Located around 200 metres from the Palace, the Kinghill pavilion is the only remaining building in the Palace park which dates from the Baroque period. It was Antal Grassalkovich I who had the hexagonal pavilion built in the 1760s. 54 oil paintings depicting Hungarian leaders and kings were incorporated into the panelled walls of the pavilion. The majority of the pictures have been destroyed or have disappeared and in the 1980s, only the bare walls were left standing. The building was reconstructed in 2002. The set of pictures was re-created by means of advanced photographic technology in 2004, and since then the pavilion may be visited on guided tours.
The only building surviving from the Baroque period in the Palace park is the Kinghill pavilion with the portraits of Hungarian leaders from the time of the Hungarian conquest and those of later Hungarian kings. It was Antal Grassalkovich I who had the hexagonal pavilion built in the 1760s around 200 metres from the palace. Galleries of ancestors and kings would be created in the 17th and 18th centuries as ornamentation for aristocratic residences. On the one hand this was a way of expressing their sense of nobility, and on the other it was a pictorial representation of their attitude to history. A speciality of the series of pictures in Gödöllő is that Grassalkovich erected a separate building for the purpose of evoking the whole of Hungarian history with a near-complete set of former rulers. The pavilion was built on an artificial hill known as Kinghill. (This name has historical significance. It used to be the name of a place where a new king would ride up following his coronation ceremony and swing his sword towards the four winds as a sign of his will to defend the country against attacks coming from any direction.)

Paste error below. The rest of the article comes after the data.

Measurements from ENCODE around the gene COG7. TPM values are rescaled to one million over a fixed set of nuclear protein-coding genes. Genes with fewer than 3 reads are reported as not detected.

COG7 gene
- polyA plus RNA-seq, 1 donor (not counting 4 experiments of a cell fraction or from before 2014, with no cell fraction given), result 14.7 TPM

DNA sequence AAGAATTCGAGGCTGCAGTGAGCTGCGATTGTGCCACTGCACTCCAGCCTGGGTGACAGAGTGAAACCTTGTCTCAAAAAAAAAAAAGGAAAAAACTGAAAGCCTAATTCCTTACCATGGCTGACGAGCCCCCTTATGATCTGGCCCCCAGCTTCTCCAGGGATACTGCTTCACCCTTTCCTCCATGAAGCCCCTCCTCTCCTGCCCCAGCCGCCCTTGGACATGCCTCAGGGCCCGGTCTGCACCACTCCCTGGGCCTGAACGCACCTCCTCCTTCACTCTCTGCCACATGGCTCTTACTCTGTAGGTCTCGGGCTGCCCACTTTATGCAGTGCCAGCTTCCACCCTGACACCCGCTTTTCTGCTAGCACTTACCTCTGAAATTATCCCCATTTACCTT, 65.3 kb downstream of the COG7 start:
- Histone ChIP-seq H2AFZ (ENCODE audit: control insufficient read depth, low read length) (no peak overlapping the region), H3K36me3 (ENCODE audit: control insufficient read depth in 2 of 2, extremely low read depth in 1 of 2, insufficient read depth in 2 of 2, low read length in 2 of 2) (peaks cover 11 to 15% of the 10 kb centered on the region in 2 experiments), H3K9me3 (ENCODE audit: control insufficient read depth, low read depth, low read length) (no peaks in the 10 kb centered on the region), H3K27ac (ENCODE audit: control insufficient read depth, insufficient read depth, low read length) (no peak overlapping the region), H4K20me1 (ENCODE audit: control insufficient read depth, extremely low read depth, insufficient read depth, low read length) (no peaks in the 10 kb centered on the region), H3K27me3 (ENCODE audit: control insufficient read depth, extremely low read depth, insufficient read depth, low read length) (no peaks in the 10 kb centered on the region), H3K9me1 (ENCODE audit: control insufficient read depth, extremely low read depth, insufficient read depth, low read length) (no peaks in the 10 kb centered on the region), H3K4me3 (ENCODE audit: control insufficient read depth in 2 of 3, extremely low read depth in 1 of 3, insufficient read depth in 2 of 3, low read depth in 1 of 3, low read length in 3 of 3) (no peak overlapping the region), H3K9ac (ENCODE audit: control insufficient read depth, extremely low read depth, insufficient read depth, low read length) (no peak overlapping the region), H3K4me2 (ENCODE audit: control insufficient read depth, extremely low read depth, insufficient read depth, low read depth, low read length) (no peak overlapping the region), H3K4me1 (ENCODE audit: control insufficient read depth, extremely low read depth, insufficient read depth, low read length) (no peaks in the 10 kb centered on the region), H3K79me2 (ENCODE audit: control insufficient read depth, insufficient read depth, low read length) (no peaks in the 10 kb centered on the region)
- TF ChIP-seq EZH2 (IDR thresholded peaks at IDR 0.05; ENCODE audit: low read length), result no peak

The 54 oil paintings depicting the leaders and kings incorporated into the panelled walls of the pavilion all share a common frame structure of laurel wreaths and phylacteries. The phylactery displays the name of the portrait’s subject in Latin, his number in the line of rulers and the dates of his reign. Rulers of greater significance have larger portraits and have been placed in special positions over the doors and the windows. The line starts with Attila’s portrait over the northern entrance. He is followed by Keve underneath him and then the portraits follow one after the other in a clockwise manner. (After a full turn, the lines of pictures continue spirally downwards, always taking one step down after each turn under the starting picture.)
Some of the pictures were damaged during the War of Independence in 1848–49. Baron Simon Sina, the new owner of the palace, had the pavilion renovated in 1857 in preparation for Francis Joseph I’s visit to Gödöllő. He had copies of the damaged pictures painted and also added to the collection portraits of the rulers from the century that had passed since the initial construction of the pavilion.
At the beginning of the royal period in 1867, the pavilion existed in this state and it could be visited by the public. However, following Queen Elisabeth's death in 1898, the portraits were transferred to the Royal Castle in Buda. Later on, fourten of them became property of the Hungarian National Museum but the wherebouts of the rest is still unknown. The building was reconstructed in 2002. The set of pictures has been recreated, by means of advanced photo technology. Engravings plus coloured and enlarged pictures based on other depictions have been placed next to the copies of the surviwing paintings. The Kinghill pavilion was reopened in December 2004.